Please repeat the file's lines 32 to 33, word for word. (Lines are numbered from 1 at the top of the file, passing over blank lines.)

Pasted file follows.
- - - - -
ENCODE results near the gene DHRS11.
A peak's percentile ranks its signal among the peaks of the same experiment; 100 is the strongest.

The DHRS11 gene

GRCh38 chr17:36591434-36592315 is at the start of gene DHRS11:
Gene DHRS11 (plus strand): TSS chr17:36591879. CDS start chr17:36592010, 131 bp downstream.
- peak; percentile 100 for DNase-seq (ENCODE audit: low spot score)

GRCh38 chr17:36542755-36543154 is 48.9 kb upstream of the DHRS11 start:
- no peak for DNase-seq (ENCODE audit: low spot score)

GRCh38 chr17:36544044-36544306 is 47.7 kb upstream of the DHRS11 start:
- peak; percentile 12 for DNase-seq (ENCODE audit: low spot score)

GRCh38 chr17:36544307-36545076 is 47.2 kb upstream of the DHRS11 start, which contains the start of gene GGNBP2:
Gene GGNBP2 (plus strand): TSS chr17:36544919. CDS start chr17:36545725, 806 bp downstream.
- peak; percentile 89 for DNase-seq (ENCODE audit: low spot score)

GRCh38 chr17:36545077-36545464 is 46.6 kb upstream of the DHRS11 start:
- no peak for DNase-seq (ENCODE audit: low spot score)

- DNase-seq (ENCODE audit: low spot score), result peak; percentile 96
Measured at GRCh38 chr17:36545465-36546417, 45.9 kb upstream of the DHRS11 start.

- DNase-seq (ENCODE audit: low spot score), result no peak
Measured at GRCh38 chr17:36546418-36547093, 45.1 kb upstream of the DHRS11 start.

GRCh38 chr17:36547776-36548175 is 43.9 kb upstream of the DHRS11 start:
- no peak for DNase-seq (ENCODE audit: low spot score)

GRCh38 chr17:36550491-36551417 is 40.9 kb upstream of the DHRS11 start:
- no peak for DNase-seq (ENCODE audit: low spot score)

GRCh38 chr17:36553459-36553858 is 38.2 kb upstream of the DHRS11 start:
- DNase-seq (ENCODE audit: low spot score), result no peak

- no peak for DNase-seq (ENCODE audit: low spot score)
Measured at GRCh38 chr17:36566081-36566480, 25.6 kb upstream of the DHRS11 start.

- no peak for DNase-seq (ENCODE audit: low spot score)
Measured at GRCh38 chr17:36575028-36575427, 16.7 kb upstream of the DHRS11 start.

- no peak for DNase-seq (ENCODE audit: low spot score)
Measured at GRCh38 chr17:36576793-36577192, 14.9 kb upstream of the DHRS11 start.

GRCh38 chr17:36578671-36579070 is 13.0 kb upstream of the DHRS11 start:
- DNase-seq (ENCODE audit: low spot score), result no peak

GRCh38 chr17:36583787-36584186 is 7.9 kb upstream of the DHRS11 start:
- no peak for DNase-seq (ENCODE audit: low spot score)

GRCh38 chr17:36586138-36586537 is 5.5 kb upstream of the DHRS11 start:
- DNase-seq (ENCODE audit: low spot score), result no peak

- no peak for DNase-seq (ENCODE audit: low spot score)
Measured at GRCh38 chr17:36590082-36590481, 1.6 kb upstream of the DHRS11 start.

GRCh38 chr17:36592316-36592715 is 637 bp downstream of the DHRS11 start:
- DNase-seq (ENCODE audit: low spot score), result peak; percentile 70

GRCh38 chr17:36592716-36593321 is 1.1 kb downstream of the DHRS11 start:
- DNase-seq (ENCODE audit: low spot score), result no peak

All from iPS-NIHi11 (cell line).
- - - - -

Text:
GRCh38 chr17:36578671-36579070 is 13.0 kb upstream of the DHRS11 start:
- DNase-seq (ENCODE audit: low spot score), result no peak